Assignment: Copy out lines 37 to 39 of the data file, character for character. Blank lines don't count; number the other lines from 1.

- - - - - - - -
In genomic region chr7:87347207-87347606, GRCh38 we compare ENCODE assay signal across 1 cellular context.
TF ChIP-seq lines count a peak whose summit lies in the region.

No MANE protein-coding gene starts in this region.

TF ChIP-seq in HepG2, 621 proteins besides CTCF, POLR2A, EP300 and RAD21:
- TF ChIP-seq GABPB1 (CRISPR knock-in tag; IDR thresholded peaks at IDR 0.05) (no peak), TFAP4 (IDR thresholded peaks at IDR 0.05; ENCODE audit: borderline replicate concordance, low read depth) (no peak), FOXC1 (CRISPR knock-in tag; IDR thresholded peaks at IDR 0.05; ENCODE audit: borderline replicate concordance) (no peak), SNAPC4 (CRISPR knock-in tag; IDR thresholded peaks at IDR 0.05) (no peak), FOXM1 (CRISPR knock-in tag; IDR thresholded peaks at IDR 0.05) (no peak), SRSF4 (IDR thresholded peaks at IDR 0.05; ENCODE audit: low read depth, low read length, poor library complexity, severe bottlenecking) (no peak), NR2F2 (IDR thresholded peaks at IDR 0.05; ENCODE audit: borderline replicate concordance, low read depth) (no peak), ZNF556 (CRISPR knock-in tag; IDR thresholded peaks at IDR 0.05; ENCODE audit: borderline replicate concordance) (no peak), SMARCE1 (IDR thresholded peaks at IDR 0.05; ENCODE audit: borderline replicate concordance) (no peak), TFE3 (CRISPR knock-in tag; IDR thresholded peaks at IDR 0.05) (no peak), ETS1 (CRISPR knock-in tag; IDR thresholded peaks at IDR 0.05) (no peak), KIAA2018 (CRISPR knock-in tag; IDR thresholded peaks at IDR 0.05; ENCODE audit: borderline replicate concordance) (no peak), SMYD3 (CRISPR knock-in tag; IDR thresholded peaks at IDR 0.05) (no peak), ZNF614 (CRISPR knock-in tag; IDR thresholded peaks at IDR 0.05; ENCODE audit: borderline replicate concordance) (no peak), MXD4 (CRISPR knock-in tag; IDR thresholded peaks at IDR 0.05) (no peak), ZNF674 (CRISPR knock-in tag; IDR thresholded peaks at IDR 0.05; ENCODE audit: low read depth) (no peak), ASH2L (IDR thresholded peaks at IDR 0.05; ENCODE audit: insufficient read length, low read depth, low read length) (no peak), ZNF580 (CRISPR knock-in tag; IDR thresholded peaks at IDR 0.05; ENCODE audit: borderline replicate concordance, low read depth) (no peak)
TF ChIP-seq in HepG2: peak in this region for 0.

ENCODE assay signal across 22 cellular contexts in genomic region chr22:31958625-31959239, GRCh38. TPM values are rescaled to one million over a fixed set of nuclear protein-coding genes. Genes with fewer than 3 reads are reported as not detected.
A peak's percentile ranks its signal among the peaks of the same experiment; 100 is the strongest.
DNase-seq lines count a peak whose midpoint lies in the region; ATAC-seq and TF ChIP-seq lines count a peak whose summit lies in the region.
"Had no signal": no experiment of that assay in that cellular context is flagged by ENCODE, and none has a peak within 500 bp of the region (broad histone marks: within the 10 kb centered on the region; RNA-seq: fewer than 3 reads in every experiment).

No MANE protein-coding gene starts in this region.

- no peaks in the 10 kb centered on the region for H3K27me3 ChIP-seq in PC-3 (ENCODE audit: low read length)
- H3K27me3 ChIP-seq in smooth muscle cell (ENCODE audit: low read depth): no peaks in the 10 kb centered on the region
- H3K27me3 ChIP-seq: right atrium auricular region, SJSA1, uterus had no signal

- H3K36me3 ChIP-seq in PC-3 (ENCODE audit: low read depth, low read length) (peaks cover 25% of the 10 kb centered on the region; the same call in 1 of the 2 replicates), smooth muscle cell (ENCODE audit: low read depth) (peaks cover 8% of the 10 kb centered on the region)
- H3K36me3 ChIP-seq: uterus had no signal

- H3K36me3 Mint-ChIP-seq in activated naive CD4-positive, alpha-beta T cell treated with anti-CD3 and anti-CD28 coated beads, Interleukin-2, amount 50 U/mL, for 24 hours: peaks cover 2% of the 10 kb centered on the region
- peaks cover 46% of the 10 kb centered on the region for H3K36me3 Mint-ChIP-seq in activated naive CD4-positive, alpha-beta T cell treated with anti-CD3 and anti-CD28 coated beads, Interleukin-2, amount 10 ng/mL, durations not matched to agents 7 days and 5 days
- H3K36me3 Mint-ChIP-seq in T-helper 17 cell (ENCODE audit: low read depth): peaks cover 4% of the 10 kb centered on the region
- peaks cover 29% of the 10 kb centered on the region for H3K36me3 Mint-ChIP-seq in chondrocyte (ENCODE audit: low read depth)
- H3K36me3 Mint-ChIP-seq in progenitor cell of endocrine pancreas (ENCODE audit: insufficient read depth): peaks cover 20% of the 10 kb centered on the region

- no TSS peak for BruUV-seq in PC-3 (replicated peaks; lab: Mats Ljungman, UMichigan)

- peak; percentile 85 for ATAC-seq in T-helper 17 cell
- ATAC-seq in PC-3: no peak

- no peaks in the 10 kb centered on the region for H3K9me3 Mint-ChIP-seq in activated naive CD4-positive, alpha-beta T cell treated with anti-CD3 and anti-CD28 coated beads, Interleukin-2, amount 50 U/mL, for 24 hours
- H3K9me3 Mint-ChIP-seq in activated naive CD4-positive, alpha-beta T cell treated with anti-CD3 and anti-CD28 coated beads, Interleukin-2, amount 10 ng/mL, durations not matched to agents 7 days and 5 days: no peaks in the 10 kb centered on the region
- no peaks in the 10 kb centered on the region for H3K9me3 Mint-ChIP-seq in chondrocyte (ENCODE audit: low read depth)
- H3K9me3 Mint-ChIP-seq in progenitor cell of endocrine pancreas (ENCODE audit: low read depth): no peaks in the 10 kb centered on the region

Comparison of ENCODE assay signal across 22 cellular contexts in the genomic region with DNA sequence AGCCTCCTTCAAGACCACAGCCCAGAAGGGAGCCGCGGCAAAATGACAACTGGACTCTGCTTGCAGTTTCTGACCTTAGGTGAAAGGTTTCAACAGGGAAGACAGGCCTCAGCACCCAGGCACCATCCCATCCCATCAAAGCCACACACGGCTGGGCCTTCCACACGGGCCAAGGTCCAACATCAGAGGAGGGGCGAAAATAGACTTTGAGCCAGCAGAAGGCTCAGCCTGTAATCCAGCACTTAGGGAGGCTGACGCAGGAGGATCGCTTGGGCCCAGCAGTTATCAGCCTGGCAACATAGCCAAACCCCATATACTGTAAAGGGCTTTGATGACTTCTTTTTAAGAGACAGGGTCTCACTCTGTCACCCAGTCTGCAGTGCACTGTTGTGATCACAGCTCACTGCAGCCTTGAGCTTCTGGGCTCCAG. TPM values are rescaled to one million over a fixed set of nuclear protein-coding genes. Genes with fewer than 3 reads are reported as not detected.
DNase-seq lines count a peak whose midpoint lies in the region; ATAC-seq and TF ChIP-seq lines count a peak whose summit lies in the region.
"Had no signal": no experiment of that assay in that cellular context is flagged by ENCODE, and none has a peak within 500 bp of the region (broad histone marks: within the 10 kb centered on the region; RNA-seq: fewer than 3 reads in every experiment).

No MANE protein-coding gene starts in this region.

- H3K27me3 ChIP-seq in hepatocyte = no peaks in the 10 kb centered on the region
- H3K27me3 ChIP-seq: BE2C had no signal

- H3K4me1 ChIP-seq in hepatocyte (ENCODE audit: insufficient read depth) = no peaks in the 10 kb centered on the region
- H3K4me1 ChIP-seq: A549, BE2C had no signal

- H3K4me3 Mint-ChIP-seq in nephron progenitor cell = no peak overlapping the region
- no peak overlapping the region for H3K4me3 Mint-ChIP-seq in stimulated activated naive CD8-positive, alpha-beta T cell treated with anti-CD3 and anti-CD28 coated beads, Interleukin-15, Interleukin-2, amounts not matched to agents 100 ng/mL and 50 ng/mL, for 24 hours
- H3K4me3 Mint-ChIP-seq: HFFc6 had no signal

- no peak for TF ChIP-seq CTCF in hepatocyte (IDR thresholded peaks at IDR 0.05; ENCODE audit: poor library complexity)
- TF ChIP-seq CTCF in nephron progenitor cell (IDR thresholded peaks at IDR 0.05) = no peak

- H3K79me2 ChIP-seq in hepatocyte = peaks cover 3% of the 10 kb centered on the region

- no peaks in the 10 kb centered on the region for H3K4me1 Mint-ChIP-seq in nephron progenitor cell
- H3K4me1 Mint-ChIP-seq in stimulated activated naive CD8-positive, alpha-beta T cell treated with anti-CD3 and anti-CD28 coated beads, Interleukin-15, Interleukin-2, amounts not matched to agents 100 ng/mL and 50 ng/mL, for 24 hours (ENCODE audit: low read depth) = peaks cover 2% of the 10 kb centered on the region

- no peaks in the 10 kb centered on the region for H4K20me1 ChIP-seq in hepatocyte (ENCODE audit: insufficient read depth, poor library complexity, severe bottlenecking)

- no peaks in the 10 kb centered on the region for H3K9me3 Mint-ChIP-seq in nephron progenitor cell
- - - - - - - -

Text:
- H3K4me3 Mint-ChIP-seq in nephron progenitor cell = no peak overlapping the region
- no peak overlapping the region for H3K4me3 Mint-ChIP-seq in stimulated activated naive CD8-positive, alpha-beta T cell treated with anti-CD3 and anti-CD28 coated beads, Interleukin-15, Interleukin-2, amounts not matched to agents 100 ng/mL and 50 ng/mL, for 24 hours
- H3K4me3 Mint-ChIP-seq: HFFc6 had no signal